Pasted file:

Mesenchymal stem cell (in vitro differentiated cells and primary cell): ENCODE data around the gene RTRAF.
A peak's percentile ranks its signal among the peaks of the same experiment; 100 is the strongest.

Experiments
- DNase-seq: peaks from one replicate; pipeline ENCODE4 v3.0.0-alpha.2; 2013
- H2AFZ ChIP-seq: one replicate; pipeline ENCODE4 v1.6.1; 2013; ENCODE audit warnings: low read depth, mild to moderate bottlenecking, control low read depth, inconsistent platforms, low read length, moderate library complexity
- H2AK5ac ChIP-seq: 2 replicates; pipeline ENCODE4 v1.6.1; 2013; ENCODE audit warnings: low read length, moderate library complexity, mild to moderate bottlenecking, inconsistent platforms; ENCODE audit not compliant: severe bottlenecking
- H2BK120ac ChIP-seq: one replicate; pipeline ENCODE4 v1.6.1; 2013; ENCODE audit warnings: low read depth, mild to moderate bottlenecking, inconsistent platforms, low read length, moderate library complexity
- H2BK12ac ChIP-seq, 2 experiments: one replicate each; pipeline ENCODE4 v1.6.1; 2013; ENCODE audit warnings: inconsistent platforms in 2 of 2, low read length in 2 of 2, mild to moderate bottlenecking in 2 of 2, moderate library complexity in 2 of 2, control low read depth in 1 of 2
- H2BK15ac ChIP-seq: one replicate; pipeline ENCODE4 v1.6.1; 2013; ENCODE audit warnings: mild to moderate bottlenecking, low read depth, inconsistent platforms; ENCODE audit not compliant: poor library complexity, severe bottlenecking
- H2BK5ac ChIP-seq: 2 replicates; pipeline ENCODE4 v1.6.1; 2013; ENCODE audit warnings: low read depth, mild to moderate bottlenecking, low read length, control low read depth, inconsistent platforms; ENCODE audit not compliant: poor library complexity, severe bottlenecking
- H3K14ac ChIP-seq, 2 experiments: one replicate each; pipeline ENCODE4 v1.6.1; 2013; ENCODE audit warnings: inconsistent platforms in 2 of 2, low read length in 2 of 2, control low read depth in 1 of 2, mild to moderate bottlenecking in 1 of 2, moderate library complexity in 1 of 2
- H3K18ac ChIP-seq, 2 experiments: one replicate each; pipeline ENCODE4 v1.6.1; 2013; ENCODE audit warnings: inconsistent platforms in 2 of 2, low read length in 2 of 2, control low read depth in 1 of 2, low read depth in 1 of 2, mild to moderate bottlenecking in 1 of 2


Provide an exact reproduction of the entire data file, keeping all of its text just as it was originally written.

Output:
Mesenchymal stem cell (in vitro differentiated cells and primary cell): ENCODE data around the gene RTRAF.
A peak's percentile ranks its signal among the peaks of the same experiment; 100 is the strongest.

Experiments
- DNase-seq: peaks from one replicate; pipeline ENCODE4 v3.0.0-alpha.2; 2013
- H2AFZ ChIP-seq: one replicate; pipeline ENCODE4 v1.6.1; 2013; ENCODE audit warnings: low read depth, mild to moderate bottlenecking, control low read depth, inconsistent platforms, low read length, moderate library complexity
- H2AK5ac ChIP-seq: 2 replicates; pipeline ENCODE4 v1.6.1; 2013; ENCODE audit warnings: low read length, moderate library complexity, mild to moderate bottlenecking, inconsistent platforms; ENCODE audit not compliant: severe bottlenecking
- H2BK120ac ChIP-seq: one replicate; pipeline ENCODE4 v1.6.1; 2013; ENCODE audit warnings: low read depth, mild to moderate bottlenecking, inconsistent platforms, low read length, moderate library complexity
- H2BK12ac ChIP-seq, 2 experiments: one replicate each; pipeline ENCODE4 v1.6.1; 2013; ENCODE audit warnings: inconsistent platforms in 2 of 2, low read length in 2 of 2, mild to moderate bottlenecking in 2 of 2, moderate library complexity in 2 of 2, control low read depth in 1 of 2
- H2BK15ac ChIP-seq: one replicate; pipeline ENCODE4 v1.6.1; 2013; ENCODE audit warnings: mild to moderate bottlenecking, low read depth, inconsistent platforms; ENCODE audit not compliant: poor library complexity, severe bottlenecking
- H2BK5ac ChIP-seq: 2 replicates; pipeline ENCODE4 v1.6.1; 2013; ENCODE audit warnings: low read depth, mild to moderate bottlenecking, low read length, control low read depth, inconsistent platforms; ENCODE audit not compliant: poor library complexity, severe bottlenecking
- H3K14ac ChIP-seq, 2 experiments: one replicate each; pipeline ENCODE4 v1.6.1; 2013; ENCODE audit warnings: inconsistent platforms in 2 of 2, low read length in 2 of 2, control low read depth in 1 of 2, mild to moderate bottlenecking in 1 of 2, moderate library complexity in 1 of 2
- H3K18ac ChIP-seq, 2 experiments: one replicate each; pipeline ENCODE4 v1.6.1; 2013; ENCODE audit warnings: inconsistent platforms in 2 of 2, low read length in 2 of 2, control low read depth in 1 of 2, low read depth in 1 of 2, mild to moderate bottlenecking in 1 of 2